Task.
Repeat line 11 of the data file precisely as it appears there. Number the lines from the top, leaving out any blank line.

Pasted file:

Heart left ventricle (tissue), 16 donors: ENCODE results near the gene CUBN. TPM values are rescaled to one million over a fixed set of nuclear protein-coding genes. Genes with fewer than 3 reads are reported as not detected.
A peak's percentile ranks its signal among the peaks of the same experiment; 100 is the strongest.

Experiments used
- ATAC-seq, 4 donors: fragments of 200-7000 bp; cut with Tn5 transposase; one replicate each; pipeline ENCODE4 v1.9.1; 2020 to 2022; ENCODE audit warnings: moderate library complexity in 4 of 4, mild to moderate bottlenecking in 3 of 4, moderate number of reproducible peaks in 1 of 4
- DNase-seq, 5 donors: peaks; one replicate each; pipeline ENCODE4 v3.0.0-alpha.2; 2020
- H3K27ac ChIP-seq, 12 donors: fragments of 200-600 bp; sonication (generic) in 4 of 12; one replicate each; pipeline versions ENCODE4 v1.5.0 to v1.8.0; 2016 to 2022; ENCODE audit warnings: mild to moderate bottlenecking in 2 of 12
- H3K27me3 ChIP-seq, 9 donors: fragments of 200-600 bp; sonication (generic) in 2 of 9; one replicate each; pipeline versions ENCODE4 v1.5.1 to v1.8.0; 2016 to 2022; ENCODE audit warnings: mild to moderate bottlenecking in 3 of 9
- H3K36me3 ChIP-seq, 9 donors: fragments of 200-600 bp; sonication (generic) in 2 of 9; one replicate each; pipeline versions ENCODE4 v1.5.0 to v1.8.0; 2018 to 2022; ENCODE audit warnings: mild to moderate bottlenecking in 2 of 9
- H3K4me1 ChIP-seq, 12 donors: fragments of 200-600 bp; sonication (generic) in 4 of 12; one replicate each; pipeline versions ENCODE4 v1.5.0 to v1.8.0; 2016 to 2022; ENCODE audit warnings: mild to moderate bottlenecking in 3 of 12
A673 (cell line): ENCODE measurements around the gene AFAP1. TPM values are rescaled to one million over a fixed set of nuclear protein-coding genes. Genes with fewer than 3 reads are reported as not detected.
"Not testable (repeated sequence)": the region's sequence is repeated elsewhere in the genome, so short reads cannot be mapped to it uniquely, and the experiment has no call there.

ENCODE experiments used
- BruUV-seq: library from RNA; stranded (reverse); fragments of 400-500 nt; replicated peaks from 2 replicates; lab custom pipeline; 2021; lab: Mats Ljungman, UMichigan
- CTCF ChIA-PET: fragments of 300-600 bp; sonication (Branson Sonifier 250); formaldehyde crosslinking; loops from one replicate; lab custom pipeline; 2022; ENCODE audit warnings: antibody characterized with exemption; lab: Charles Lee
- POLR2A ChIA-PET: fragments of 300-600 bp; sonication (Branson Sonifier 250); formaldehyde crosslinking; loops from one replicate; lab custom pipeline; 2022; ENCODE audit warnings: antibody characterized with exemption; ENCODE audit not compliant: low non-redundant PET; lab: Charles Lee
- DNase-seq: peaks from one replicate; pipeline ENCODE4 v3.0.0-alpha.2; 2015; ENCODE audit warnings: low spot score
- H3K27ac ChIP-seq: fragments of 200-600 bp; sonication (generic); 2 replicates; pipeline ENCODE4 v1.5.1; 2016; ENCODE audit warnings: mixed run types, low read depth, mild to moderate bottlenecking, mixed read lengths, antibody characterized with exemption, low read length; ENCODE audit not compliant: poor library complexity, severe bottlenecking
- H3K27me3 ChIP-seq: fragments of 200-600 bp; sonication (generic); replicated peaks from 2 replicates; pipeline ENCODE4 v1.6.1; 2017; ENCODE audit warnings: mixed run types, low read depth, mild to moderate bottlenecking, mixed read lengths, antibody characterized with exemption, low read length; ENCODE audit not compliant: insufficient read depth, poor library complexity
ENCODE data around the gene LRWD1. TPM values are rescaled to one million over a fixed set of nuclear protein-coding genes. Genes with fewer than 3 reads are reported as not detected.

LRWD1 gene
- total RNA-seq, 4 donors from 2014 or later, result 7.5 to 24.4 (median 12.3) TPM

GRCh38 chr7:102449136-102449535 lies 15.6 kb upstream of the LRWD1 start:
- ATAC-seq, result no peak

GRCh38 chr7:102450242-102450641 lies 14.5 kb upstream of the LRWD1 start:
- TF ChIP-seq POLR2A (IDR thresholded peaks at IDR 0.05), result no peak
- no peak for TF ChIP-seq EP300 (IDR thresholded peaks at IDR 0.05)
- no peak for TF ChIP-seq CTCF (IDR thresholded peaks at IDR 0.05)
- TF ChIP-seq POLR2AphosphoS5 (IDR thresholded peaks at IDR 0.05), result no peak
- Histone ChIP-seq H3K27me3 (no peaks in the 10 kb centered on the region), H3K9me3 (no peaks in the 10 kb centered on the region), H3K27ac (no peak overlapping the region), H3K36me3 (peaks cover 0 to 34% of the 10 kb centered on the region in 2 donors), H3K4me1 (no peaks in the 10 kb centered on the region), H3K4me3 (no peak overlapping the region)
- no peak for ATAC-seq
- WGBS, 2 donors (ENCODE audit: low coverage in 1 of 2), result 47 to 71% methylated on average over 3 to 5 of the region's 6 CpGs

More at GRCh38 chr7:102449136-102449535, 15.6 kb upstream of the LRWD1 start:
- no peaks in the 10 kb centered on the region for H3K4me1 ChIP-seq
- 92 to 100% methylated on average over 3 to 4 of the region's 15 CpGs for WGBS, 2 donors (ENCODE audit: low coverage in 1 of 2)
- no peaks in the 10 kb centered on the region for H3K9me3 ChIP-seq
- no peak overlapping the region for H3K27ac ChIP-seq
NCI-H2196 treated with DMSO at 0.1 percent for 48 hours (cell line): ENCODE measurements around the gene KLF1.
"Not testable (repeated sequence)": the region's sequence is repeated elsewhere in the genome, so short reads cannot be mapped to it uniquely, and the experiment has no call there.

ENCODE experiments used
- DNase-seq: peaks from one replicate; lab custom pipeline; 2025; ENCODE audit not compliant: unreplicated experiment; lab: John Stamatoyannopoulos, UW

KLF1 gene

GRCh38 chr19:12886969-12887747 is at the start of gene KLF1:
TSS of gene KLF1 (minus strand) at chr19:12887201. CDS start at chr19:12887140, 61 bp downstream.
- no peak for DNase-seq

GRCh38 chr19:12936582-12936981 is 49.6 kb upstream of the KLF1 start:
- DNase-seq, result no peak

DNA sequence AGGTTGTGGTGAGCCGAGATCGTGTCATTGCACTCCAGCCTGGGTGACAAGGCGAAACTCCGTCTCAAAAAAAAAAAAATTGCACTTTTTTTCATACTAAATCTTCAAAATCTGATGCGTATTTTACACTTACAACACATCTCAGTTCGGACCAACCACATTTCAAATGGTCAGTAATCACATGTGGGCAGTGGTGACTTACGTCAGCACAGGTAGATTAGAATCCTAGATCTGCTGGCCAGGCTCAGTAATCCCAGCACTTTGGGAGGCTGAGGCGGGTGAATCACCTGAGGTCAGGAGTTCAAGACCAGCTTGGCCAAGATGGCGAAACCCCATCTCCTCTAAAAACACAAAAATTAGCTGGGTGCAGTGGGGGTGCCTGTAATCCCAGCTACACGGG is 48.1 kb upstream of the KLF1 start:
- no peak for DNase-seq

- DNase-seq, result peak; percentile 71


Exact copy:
"Not testable (repeated sequence)": the region's sequence is repeated elsewhere in the genome, so short reads cannot be mapped to it uniquely, and the experiment has no call there.